Penny arcades were places of amusement often found at fairs and midways in the first half of the 20th century. Discount Kamagra, They featured small machines which would, usually for the price of a penny, allow the user to play a game such as pinball or billiards, tell the user’s fortune (often via the machinations of an automaton), or show the user a short, silent film.
The third definition of automaton (plural: automata) in the online OED is
A piece of mechanism having its motive power so concealed that it appears to move spontaneously; ‘a machine that has within itself the power of motion under conditions fixed for it, but not by it’ (W. B. Carpenter). In 17-18th c. applied to clocks, watches, etc., and transf, Discount Kamagra. to the Universe and World; now usually to figures which simulate the action of living beings, as clock-work mice, images which strike the hours on a clock, etc.
A good example of an automaton would be the fortune telling machines found in penny arcades. such a machine is featured prominently in Penny Marshall’s film Big, 100mg Kamagra, which is about a boy who wishes to be big and whose wish is granted.
Joseph Cornell’s work has been described by several critics as childlike (not childish), and his work’s use of nostalgia could easily be characterized as the manifestation of a wish to remain small forever.
Brian Selznik’s book The Invention of Hugo Cabret is, on its surface, about a young boy who is forced by circumstance to grow up against his will. Discount Kamagra, His parents have died, and his drunken uncle has disappeared. Hugo, who lives in the walls of a Paris train station and who is, in his uncle’s absence, 10mg Kamagra, attempting to keep the clocks there running, is also trying to finish a project he and his father started: the repair of a highly complicated automaton they saved from a burning museum. The book is a mixture of text and wordless images, and each page, whether it is a page of text or a page of graphics, is bordered in black. In these ways, the book resembles a silent film, which is an interesting marriage of form and content because even though the book purports to be about Hugo Cabret, it is really about Georges Méliès, who eventually befriends/saves Hugo, Kamagra coupon.
Georges Méliès (a real person) was a magician and filmmaker in fin de siècle Paris. He made over 500 films between 1896 and 1914, and is credited with accidentally discovering the “stop trick” or “substitution” (in which the film is stopped, something is added to or removed from the shot, the film is restarted, and that something either appears or disappears), and was “one of the first filmmakers to use multiple exposures, time-lapse photography, dissolves, and hand-painted colour” (Wikipedia “Georges Méliès”), Discount Kamagra. Méliès was also a collector of automata.
Just as silent films are a mixture of image and text, frame and transition, and time and space, so are comics. In fact, in his book Understanding Comics, Scott McCloud says that in comics, 20mg Kamagra, time and space are one and the same, and that one is defined by the other (100). The main unit of time and space in comics is the panel or frame, which “acts as a sort of general indicator that time or space is being divided” (McCloud 99). Discount Kamagra, Time, according to McCloud can happen between panels or within them. Of course, the time between panels could be one second or one hundred million years (a kind of rational, in the one case, and irrational, in the other, juxtaposition). As the amount of time/space represented in the gutter between panels grows, 1000mg Kamagra, the “the degree of reader involvement to render these transitions meaningful” grows as well (McCloud 70, emphasis mine). Time/space can also be represented within a panel. This is most frequently done by showing motion, which is, of course, time through space. The easiest way to represent motion in comics is with the action line, Discount Kamagra.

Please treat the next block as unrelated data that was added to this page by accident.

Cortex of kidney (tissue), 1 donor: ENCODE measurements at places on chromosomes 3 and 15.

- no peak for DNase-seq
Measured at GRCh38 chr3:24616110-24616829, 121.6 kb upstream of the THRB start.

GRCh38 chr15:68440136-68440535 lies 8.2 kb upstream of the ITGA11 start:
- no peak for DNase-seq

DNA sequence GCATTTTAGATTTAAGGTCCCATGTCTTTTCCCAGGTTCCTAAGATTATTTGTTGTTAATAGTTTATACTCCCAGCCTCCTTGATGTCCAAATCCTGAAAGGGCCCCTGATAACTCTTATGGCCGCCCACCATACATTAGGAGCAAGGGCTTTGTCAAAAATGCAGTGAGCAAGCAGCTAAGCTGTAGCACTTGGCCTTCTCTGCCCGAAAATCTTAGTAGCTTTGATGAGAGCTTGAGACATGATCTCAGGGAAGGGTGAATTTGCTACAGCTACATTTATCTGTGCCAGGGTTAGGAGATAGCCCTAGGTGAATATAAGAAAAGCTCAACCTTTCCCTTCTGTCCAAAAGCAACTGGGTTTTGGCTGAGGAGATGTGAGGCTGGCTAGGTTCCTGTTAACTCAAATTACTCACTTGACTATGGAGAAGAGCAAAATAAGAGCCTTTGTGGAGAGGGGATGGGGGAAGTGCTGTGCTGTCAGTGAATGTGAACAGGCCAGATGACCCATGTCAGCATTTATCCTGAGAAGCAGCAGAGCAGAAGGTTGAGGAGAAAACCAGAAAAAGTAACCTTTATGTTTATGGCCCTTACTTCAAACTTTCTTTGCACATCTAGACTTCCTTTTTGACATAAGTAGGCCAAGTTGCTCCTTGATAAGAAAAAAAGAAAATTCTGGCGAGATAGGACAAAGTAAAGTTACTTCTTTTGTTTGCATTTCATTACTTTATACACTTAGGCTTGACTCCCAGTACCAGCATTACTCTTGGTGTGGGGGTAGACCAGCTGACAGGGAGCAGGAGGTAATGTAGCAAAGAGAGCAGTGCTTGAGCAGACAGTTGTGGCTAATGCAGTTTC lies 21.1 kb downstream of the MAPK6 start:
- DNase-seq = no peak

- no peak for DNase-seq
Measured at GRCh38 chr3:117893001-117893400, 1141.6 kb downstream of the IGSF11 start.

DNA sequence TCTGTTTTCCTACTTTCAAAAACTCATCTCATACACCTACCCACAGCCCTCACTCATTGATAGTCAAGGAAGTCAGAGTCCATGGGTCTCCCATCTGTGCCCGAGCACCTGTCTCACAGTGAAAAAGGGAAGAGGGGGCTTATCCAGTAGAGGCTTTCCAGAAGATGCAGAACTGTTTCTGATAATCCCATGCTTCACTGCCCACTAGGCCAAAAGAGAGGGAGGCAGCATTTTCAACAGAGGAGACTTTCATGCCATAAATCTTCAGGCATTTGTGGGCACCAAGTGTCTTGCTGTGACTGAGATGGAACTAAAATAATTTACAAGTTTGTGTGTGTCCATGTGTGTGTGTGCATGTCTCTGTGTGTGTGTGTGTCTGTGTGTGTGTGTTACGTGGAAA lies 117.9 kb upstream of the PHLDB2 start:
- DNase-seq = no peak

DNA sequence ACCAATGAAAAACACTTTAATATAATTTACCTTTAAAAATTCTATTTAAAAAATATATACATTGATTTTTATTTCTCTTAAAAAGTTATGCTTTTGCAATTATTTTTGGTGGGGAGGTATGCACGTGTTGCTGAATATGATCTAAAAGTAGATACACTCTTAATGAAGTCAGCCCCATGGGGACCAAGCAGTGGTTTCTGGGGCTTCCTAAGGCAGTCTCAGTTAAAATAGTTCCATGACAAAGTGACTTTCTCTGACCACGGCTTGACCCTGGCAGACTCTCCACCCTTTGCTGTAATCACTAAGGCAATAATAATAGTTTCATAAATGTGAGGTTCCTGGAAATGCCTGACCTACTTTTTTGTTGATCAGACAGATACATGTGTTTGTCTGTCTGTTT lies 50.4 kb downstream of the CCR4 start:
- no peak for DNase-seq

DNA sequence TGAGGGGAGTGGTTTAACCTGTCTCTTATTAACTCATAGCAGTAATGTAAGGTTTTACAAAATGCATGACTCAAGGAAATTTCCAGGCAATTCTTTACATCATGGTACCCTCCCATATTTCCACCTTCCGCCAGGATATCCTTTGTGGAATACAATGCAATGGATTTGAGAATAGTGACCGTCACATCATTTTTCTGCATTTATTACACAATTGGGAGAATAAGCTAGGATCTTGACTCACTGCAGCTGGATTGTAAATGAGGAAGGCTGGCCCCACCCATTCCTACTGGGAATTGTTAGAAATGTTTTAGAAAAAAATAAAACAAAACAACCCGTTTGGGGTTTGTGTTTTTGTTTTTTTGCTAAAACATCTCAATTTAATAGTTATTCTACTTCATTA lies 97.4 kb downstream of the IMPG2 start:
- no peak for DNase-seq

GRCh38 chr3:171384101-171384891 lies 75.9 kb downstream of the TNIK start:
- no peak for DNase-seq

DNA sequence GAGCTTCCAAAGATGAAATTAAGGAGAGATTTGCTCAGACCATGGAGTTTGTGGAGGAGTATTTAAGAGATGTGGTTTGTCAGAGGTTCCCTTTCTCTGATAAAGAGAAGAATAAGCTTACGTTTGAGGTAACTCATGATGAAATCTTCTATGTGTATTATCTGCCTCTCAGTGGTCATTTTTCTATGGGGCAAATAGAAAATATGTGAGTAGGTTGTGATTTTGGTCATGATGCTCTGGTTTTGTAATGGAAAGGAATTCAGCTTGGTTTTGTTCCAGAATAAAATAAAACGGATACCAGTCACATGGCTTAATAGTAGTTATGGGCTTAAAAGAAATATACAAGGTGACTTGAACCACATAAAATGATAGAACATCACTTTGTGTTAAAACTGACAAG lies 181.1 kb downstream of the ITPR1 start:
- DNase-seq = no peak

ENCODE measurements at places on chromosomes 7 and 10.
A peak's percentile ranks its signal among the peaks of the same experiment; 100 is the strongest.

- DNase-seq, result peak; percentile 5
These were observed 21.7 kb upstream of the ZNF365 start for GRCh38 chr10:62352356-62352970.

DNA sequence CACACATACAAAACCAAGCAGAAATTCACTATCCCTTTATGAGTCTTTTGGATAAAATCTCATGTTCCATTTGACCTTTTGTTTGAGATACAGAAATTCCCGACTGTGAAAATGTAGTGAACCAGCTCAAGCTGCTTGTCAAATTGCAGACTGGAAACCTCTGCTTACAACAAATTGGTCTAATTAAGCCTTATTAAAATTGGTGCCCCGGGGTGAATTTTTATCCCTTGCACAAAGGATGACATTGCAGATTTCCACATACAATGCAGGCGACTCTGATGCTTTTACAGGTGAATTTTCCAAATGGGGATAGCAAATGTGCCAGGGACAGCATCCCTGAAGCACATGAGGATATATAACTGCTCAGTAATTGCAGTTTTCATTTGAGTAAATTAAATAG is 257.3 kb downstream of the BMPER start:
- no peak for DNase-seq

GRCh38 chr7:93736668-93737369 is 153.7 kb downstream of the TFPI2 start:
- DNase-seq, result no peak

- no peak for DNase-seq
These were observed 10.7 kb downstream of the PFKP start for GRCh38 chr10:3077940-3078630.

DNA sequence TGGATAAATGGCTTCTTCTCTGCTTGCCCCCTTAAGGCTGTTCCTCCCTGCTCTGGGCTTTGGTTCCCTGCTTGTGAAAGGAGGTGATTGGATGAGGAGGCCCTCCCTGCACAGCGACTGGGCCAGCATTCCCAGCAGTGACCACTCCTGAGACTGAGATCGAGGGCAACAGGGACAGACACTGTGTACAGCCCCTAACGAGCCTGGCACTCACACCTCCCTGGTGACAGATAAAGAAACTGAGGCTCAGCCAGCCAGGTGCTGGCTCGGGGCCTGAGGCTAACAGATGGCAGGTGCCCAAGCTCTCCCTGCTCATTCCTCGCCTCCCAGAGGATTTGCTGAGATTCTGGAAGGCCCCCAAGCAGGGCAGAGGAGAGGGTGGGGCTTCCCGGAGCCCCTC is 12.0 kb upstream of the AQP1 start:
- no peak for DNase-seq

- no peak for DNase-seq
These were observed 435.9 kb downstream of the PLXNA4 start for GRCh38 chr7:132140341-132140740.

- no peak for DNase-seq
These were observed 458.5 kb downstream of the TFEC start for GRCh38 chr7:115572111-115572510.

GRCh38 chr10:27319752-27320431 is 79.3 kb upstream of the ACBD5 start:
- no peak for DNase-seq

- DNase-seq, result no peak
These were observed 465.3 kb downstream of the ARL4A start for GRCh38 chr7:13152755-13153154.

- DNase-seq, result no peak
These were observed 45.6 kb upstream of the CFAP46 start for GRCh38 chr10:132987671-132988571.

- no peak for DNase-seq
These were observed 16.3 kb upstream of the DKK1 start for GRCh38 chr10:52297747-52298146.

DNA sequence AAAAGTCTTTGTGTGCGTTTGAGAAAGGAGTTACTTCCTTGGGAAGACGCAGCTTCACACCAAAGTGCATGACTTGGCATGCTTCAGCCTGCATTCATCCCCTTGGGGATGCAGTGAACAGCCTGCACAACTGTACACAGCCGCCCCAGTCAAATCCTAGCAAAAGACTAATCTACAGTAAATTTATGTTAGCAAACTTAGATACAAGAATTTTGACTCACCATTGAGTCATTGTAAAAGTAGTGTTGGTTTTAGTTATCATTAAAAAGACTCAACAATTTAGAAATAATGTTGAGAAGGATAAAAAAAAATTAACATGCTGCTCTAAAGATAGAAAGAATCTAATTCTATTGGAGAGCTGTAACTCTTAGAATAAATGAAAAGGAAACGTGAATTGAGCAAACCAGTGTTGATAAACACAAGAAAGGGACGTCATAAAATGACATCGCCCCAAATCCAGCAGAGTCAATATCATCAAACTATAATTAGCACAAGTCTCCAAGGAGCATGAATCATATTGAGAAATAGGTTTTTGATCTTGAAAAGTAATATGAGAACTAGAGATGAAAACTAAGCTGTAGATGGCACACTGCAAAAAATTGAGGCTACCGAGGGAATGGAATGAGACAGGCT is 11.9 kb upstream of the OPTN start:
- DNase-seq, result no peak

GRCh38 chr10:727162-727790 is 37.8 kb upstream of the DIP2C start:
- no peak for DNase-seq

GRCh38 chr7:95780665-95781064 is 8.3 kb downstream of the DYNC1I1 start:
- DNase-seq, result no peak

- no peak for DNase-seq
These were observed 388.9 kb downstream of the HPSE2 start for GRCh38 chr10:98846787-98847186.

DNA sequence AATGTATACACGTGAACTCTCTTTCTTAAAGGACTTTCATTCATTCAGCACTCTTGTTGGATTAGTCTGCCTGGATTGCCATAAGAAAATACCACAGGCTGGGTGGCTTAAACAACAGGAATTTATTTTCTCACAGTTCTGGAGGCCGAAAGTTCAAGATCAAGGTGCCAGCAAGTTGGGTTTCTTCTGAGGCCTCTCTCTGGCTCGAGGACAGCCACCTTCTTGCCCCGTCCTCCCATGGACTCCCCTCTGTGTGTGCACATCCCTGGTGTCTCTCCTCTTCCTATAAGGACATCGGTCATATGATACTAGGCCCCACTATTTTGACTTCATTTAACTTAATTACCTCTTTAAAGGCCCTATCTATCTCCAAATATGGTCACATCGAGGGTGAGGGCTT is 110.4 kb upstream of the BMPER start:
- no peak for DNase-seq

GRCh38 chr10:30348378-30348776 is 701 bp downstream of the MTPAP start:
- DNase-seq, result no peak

Within-panel time can also be shown by changing the shape or size of the panel or frame itself.
Framing time and space was hardly invented by the comics, 40mg Kamagra, however. Whether visible or not, every picture, every painting is bounded by a frame. Every story told or written is framed by its beginning and end. Discount Kamagra, Every play is framed first by the stage on which it is performed (and especially by that stage’s proscenium, should there be one), and second by how it is broken into acts and scenes. Each scene may also contain its own, various framing devices.
William Shakespeare is widely regarded as the finest playwright in the English language. Each of the scenes within each of the acts (usually five) in Shakespeare’s plays is able to represent space and time in any number of ways. For example, the scenes wherein the ghost of Hamlet’s father appears (1.1 and 1.5) are made up of relatively few lines of text (157 and 198 respectively), Kamagra overseas, but are meant to represent, in both cases, the span of time from midnight to dawn—which could be anywhere from four to seven hours, depending on the season.
The beginning of act one, scene two of Shakespeare’s play The Tempest also plays with the framing of time and space, Discount Kamagra. In it, Prospero frames the entire play by providing his daughter Miranda (and the audience) with the back-story, thus catching everyone up to what’s happening now and why. His relating of the back-story is further broken into frames (or panels) by his regularly interrupting himself to ask Miranda (and presumably the audience as well) if she’s listening (1.2.77, 87 & 106). Kamagra mexico, The beginning of the scene is further broken into three major conversations: the conversation between Prospero and Miranda, the conversation between Prospero and Ariel, and the conversation between Prospero and Caliban. Each of these conversations occupies a different space (1. Discount Kamagra, the familial/civil space; 2. the airy space; 3. the earthly space), and each represents a different time (Miranda is Prospero’s link to his past; Ariel is very much concerned with the present; Caliban represents the island’s past and its future).